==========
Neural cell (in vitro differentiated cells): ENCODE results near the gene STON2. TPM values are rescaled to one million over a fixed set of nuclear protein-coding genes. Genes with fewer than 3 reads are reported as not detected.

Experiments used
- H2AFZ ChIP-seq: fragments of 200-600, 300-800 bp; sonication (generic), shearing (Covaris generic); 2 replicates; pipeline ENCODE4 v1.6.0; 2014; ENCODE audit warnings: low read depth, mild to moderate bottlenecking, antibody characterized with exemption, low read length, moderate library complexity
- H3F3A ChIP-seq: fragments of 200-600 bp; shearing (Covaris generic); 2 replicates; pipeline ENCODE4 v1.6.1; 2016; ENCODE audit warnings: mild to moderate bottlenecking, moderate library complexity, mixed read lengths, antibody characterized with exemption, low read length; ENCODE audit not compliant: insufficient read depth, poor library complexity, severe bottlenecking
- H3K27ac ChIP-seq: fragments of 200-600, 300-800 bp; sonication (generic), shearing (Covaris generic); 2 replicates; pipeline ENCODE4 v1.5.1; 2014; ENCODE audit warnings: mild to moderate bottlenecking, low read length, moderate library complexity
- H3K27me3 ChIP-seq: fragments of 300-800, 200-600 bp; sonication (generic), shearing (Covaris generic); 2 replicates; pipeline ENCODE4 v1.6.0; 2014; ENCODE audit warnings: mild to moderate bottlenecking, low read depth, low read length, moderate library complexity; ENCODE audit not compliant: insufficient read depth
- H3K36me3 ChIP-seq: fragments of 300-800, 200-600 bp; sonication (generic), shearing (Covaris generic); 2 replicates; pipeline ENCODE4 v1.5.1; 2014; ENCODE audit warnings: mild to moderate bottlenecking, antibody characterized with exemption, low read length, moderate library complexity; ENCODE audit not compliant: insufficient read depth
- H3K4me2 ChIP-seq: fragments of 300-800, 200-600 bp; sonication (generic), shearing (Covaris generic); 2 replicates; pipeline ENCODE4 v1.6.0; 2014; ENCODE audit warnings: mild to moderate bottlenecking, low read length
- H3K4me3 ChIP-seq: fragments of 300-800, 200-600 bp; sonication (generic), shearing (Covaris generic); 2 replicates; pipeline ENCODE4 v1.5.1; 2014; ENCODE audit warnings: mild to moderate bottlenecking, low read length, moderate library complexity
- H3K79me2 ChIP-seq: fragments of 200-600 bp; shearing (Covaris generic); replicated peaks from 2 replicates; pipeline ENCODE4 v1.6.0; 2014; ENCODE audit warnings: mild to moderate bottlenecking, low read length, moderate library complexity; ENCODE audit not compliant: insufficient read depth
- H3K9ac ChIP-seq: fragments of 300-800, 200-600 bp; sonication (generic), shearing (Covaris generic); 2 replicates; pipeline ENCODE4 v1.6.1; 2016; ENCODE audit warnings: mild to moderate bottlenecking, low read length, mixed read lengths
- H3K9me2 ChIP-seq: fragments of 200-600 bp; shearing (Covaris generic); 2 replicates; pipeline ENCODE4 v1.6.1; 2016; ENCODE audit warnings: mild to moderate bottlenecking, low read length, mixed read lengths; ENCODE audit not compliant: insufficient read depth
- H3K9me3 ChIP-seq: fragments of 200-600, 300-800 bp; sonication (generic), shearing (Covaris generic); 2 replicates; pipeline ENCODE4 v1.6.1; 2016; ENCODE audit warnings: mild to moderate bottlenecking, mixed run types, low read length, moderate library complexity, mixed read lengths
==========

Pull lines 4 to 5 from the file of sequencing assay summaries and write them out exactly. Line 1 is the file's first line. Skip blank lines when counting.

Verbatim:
- H3F3A ChIP-seq: fragments of 200-600 bp; shearing (Covaris generic); 2 replicates; pipeline ENCODE4 v1.6.1; 2016; ENCODE audit warnings: mild to moderate bottlenecking, moderate library complexity, mixed read lengths, antibody characterized with exemption, low read length; ENCODE audit not compliant: insufficient read depth, poor library complexity, severe bottlenecking
- H3K27ac ChIP-seq: fragments of 200-600, 300-800 bp; sonication (generic), shearing (Covaris generic); 2 replicates; pipeline ENCODE4 v1.5.1; 2014; ENCODE audit warnings: mild to moderate bottlenecking, low read length, moderate library complexity